On January 1, 2016, cinematographer Vilmos Zsimond died at the age of 86. Over the course of his career, he worked in a variety of mediums, specifically in documentary and feature films. Among his most noteworthy collaborators are Steven Spielberg, Robert Altman, and Woody Allen. In 1977, he received the Academy Award for Best Cinematography for Close Encounters of the Third Kind. He was an endorser of the Tiffen filters method and helped to turn such classic films such as The Deer Hunter and McCabe & Mrs. Miller into gorgeous films. Along with his impressive legacy on screen, he is considered by many, including the International Cinematographers Guild, to be one of the most influential cinematographers in history.
Zsigmond was born in Szeged, Hungary to a father that was a celebrated soccer player and coach. He studied film at The Academy of Drama and Film in Budapest, where he received an MA in cinematography. After working five years with the Budapest feature film studio as a director of photography, he started collaborating with Laszlo Kovacs. This included chronicling the 1956 Hungarian revolution. With over 30,000 feet of film, he would escape to Austria and eventually have his footage appear in a PBS documentary.
By 1962, he was an American citizen and was still trying to make his way into Hollywood. Sometimes billed as "William Zsigmond," he worked on such films as The Incredibly Strange Creatures Who Stopped Living and Became Mixed Up Zombies. This B-Movie has held a reputation as one of the worst movies ever made; though has the honorary title of being the first literal monster musical in history - beating The Horror Party Beach by a mere month. His first American film was in 1963 with the exploitation film The Sadist.
It wasn't until the 70's that things began to turn around for Zsigmond, and his dream of working in Hollywood was starting to pay off. His first major film was for director Robert Altman called McCabe & Mrs. Miller. The film is considered to be one of the best westerns of the 70's and features Altman's familiar surrealism and snow that itself looks grainy and abstract. Things would only continue to get interesting from there, as he went on to work on Deliverance and The Long Goodbye.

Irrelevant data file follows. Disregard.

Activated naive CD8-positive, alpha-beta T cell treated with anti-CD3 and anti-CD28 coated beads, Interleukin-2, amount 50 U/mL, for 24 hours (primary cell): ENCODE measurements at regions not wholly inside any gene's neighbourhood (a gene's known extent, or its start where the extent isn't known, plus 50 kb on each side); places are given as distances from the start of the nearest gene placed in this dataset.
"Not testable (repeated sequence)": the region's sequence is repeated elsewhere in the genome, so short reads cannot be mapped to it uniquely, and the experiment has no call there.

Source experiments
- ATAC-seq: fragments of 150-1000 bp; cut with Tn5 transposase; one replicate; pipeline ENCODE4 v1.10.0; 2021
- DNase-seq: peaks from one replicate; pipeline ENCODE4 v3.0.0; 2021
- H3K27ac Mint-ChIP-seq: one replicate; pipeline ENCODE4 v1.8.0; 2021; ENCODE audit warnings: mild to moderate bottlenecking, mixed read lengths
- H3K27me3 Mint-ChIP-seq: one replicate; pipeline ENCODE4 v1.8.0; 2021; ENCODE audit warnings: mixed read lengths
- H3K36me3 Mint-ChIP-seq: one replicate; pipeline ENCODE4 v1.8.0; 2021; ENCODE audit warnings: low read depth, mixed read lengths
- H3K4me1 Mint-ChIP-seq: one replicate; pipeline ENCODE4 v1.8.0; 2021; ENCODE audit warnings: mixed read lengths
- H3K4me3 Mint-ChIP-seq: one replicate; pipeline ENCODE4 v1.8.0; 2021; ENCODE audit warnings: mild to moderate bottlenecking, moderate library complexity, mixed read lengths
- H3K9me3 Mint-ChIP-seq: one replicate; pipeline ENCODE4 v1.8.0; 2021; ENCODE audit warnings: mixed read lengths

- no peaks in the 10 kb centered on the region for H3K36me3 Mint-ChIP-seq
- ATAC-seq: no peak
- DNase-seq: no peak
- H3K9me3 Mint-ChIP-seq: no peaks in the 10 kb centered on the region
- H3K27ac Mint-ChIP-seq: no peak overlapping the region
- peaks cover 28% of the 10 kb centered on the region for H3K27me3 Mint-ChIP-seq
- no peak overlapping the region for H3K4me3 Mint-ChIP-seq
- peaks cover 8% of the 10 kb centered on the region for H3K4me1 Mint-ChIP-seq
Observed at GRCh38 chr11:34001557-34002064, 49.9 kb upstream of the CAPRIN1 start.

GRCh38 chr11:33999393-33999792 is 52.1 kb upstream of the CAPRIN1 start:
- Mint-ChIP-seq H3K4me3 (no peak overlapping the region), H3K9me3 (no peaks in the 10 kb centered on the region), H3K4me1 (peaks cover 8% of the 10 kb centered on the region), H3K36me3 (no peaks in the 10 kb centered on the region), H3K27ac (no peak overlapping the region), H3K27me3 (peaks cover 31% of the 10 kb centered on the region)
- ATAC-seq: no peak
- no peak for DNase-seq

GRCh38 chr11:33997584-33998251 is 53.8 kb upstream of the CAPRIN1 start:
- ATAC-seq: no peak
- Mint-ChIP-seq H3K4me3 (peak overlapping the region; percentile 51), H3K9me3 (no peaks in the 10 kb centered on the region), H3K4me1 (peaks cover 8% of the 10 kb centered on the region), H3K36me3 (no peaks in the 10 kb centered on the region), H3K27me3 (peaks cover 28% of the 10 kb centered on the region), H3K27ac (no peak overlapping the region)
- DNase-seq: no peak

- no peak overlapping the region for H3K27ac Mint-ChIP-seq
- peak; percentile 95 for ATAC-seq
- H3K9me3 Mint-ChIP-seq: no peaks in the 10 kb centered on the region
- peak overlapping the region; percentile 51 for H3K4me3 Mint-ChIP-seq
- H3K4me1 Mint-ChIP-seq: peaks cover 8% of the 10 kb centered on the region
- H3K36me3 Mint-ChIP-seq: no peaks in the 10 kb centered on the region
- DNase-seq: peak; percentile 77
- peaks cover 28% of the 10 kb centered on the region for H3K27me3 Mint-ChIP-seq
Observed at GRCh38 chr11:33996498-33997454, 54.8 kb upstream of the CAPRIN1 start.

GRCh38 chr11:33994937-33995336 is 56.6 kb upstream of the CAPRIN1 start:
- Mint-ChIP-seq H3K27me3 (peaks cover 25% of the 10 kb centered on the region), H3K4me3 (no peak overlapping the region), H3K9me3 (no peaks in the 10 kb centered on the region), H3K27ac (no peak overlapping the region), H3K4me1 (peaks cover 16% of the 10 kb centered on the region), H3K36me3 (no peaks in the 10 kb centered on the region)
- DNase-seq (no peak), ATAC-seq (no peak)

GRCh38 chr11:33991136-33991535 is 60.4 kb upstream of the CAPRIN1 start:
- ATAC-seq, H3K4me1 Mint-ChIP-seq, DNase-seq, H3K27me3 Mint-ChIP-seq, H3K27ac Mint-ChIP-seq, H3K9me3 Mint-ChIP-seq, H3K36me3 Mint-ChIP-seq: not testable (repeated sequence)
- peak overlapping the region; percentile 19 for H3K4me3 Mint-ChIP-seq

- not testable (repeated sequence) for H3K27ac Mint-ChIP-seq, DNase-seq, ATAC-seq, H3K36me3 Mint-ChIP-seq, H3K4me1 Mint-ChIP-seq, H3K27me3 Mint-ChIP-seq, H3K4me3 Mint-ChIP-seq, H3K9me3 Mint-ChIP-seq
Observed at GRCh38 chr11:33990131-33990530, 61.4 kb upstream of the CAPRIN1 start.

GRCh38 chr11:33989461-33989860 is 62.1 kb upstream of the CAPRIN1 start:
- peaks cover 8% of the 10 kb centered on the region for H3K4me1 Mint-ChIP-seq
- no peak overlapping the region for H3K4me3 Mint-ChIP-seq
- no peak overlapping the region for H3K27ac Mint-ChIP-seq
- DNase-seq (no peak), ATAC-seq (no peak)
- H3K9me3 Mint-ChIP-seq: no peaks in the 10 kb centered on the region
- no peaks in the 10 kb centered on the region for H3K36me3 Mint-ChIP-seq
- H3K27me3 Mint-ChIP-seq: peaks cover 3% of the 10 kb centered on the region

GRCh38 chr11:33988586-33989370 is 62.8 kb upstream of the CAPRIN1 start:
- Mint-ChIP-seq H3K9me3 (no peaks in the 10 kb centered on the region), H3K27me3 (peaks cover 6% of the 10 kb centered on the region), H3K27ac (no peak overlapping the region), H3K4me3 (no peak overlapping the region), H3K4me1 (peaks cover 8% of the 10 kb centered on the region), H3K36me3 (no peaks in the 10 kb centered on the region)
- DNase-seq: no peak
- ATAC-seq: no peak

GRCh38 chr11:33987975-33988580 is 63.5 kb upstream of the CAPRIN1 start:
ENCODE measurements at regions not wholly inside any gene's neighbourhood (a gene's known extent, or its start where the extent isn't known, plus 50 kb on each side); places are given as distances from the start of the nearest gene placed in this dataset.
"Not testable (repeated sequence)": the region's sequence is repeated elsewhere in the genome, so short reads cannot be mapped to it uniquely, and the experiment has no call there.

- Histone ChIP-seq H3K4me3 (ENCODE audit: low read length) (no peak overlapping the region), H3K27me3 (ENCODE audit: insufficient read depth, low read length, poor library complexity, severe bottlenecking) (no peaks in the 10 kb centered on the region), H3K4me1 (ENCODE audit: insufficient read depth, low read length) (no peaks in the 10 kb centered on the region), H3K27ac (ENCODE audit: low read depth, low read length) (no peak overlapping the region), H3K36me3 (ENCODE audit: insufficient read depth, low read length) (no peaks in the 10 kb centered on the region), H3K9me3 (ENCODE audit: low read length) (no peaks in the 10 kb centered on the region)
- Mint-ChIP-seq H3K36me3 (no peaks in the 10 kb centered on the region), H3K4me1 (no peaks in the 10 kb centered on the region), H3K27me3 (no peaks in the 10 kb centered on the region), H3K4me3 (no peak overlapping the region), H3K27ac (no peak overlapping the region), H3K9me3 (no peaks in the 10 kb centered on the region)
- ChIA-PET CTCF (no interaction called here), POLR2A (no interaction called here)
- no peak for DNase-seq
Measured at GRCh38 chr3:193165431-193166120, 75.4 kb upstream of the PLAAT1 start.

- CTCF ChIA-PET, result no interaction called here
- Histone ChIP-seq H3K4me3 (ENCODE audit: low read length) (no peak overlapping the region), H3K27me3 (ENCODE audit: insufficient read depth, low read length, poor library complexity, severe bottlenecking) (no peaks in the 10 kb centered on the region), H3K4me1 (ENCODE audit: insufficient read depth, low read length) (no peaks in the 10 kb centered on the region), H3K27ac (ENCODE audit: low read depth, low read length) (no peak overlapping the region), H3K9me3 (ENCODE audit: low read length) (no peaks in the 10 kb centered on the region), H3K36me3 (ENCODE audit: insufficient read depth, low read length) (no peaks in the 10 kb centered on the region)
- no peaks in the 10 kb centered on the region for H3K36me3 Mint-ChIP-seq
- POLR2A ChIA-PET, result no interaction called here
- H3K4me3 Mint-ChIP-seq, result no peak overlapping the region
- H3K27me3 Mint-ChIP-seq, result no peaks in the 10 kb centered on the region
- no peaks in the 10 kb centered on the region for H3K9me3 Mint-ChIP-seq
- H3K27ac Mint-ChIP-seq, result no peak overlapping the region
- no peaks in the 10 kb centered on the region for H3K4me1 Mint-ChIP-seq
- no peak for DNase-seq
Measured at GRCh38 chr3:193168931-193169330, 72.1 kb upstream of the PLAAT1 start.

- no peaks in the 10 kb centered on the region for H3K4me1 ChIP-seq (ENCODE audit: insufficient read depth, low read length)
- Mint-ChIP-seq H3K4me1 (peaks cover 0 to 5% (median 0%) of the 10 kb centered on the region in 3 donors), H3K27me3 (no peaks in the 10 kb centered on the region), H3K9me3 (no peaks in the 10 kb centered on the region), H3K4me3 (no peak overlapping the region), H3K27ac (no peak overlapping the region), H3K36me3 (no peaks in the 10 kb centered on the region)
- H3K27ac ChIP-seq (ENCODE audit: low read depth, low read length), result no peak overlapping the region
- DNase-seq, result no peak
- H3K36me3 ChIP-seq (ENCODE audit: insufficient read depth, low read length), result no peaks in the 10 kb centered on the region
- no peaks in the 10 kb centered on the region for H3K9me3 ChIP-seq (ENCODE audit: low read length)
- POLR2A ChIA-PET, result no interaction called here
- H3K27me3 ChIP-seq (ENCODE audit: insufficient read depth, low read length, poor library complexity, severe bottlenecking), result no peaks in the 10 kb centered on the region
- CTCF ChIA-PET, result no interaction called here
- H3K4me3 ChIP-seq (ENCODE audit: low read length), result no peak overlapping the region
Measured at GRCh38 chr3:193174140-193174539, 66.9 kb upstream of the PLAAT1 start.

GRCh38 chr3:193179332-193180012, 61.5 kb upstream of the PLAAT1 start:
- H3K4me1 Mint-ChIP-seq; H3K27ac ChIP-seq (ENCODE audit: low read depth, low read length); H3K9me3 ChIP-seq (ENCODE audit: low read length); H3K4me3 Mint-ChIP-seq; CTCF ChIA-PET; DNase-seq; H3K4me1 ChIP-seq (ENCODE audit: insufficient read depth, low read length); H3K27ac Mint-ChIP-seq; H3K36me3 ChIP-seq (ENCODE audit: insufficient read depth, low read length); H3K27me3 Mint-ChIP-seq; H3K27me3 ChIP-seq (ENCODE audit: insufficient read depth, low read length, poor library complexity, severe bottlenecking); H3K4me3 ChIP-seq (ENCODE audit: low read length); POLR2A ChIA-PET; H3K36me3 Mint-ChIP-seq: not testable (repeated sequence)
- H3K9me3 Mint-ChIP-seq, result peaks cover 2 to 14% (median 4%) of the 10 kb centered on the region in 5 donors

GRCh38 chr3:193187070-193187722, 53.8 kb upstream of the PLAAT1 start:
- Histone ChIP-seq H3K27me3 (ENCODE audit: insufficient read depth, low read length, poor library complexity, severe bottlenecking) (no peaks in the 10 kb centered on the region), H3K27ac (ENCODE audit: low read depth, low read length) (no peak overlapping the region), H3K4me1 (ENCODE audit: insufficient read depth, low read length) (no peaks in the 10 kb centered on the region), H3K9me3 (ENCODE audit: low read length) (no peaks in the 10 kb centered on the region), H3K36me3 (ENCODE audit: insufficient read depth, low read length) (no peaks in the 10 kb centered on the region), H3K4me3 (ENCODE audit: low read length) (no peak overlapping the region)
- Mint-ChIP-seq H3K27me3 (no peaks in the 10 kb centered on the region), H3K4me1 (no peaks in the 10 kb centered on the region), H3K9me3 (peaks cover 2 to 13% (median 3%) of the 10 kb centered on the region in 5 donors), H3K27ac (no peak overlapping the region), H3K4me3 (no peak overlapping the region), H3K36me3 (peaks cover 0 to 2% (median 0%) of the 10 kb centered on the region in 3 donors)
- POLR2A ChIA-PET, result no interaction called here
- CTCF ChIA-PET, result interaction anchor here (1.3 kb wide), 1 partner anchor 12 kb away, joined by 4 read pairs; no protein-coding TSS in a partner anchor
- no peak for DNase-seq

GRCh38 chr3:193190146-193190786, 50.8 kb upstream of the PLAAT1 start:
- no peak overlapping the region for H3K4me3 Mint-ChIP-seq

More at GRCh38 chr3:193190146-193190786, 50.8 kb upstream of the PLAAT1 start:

In 1977, he worked for the second time with Steven Spielberg on Close Encounters of the Third Kind. While the film inspired the popularity of alien culture, it was also a breakthrough for sci-fi film and the first of many for Spielberg. Still, Szigmond's cinematography helped to capture the awe-inspiring visuals of an alien landing on Earth, creating some of the most iconic images in Spielberg's early career. It was no wonder then that he would receive the award for Best Cinematography that following year at The Oscars. With the award presented by Jon Voight and Goldie Hawn, he gave a small but humble speech.
His career would continue to be fruitful for the next few decades. Following his win, he worked on director Michael Cimino's The Deer Hunter - which went on to win Best Picture. He would also work on Cimino's notorious box office bomb Heaven's Gate. However, he remained busy and collaborated with a variety of directors including Brian De Palma (Blow Out), Richard Donner (Maverick), Woody Allen (Cassandra's Dream), and Kevin Smith (Jersey Girl). His talent was never restricted to a genre or style.
Zsigmond was also a prime endorser of Tiffen filters, which would consist of exposing film negatives to a specific amount of light in order to create a muted color pallet. This was often referenced as flashing and pre-fogging. In 2010, he collaborated with Yuri Neyman to create the Global Cinematography Institute in Los Angeles, California with intent to educate cinematographers. Along with his Best Cinematography win, he was nominated an additional three times in the category at The Oscars, most recently in 2006 for The Black Dahlia.
With an impressive career and a lot of iconic films to his credit, Zgismond leaves behind a legacy that is rich with amazing images. Having the enviable gift to work with several great directors, he helped to maintain the art of cinematography while exploring its potential various uses. He wasn't reduced to a style or a director, choosing to work freely on whatever project he felt passionate about. What he leaves behind is an enviable body of work that is unlike any other that likely influenced the generations to follow.